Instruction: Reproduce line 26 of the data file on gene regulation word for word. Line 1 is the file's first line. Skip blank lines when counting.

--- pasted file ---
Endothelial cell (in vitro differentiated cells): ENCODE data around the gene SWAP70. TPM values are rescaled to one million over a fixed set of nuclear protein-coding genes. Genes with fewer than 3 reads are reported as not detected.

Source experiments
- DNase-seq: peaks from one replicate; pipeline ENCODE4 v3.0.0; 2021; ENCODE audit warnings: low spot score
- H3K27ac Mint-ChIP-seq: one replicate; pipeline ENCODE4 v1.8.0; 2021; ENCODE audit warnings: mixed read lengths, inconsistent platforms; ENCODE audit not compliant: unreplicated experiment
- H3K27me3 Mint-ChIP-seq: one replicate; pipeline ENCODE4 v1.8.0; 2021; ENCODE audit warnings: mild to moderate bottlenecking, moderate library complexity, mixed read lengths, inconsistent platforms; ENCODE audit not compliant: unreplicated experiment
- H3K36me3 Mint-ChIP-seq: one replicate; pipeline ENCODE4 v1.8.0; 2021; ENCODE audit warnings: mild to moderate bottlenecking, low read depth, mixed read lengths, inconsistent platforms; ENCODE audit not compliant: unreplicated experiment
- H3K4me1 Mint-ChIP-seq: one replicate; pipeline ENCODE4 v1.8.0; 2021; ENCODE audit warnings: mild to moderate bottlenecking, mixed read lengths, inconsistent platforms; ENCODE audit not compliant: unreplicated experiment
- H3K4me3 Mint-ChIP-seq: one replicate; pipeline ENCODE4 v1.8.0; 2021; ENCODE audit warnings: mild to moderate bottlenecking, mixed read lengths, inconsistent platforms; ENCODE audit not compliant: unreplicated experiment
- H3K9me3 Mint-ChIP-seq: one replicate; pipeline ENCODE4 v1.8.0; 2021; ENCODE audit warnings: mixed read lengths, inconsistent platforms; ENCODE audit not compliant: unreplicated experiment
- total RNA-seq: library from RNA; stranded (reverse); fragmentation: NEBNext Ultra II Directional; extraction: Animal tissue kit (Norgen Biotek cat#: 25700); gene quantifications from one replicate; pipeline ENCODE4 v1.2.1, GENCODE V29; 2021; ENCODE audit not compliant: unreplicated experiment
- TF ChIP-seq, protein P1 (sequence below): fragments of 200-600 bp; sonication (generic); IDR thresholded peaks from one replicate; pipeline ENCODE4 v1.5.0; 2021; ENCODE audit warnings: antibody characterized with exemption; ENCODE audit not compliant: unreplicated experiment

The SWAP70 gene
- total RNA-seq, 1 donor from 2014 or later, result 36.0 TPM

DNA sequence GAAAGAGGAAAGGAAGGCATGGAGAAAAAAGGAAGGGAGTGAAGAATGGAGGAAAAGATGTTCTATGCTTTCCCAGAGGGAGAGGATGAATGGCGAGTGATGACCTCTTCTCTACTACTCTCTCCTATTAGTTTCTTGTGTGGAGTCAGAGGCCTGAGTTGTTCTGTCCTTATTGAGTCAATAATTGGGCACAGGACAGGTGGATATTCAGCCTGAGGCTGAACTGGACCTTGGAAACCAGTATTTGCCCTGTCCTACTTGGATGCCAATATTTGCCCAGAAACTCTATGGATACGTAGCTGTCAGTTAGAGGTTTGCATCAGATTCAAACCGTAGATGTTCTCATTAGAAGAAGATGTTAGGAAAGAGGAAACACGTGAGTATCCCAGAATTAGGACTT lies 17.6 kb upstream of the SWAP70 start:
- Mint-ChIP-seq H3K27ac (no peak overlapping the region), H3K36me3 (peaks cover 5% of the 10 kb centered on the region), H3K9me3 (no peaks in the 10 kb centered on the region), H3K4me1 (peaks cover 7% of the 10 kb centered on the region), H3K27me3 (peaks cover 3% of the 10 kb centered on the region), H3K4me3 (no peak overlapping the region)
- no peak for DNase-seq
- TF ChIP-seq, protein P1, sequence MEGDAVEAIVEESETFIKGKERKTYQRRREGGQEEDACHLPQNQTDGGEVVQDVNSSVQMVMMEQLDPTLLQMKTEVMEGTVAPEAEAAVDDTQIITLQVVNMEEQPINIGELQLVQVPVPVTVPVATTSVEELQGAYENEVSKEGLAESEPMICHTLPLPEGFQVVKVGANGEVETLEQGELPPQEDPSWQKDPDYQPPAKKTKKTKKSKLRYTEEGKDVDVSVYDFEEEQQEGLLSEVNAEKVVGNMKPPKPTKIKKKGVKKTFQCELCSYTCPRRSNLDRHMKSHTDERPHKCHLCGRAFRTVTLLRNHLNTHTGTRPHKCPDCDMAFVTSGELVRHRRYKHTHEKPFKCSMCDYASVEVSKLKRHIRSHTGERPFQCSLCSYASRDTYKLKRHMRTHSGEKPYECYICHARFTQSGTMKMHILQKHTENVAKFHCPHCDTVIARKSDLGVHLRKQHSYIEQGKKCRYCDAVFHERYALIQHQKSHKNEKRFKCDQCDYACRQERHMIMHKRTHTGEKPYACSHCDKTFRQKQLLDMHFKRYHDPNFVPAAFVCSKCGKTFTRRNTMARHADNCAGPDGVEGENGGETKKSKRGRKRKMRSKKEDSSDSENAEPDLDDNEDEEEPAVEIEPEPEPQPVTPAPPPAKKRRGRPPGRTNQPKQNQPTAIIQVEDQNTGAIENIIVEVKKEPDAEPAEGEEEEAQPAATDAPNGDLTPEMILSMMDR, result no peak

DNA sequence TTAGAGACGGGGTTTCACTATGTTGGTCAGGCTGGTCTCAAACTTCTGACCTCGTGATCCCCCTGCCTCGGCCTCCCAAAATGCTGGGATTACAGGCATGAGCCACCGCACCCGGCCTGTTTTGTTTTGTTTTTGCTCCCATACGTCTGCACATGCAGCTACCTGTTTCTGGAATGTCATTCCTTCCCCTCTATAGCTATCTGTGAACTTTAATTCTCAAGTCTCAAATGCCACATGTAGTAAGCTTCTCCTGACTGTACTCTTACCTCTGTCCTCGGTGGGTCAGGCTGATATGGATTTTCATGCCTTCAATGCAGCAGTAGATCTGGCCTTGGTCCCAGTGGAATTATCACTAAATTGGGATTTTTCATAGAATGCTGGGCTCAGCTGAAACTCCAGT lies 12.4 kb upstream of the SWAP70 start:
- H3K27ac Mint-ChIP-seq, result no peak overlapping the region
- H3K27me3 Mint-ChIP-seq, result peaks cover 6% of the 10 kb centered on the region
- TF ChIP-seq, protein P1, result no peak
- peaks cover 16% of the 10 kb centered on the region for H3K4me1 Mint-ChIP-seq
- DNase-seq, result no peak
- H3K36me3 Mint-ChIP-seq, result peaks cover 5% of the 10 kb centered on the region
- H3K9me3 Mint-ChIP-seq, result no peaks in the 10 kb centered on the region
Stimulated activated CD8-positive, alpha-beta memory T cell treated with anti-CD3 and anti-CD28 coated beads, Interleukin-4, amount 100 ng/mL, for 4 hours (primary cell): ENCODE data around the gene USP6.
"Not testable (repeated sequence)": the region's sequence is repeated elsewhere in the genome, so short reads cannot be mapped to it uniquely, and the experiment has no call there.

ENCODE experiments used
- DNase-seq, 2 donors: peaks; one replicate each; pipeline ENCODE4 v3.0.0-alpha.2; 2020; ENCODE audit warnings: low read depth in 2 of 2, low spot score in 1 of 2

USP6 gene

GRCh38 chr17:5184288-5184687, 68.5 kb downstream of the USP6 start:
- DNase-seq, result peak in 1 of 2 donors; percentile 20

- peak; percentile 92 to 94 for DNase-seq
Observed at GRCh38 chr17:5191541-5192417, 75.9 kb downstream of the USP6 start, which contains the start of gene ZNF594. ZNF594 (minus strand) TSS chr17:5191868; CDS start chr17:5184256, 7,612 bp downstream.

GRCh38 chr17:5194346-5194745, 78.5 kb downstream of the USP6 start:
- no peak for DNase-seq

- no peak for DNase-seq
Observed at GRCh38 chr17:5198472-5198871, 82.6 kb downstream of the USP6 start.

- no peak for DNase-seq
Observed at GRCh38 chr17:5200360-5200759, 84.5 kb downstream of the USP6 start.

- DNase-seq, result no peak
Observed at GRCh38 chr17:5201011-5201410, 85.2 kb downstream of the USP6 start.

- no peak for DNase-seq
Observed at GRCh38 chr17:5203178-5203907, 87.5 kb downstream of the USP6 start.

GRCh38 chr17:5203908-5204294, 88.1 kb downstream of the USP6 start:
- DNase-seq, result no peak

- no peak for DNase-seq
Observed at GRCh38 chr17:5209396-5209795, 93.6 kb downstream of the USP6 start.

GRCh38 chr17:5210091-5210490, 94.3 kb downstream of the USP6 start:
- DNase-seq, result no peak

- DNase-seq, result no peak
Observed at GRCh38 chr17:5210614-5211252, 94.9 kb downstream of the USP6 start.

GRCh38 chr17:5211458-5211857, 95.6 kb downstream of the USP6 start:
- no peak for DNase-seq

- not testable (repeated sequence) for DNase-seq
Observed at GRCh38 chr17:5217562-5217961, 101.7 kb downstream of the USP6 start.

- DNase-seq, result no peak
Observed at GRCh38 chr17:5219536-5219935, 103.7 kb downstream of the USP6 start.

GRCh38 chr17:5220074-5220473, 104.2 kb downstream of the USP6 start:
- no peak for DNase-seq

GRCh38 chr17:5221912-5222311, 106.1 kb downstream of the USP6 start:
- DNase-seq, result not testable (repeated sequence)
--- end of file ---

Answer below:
Stimulated activated CD8-positive, alpha-beta memory T cell treated with anti-CD3 and anti-CD28 coated beads, Interleukin-4, amount 100 ng/mL, for 4 hours (primary cell): ENCODE data around the gene USP6.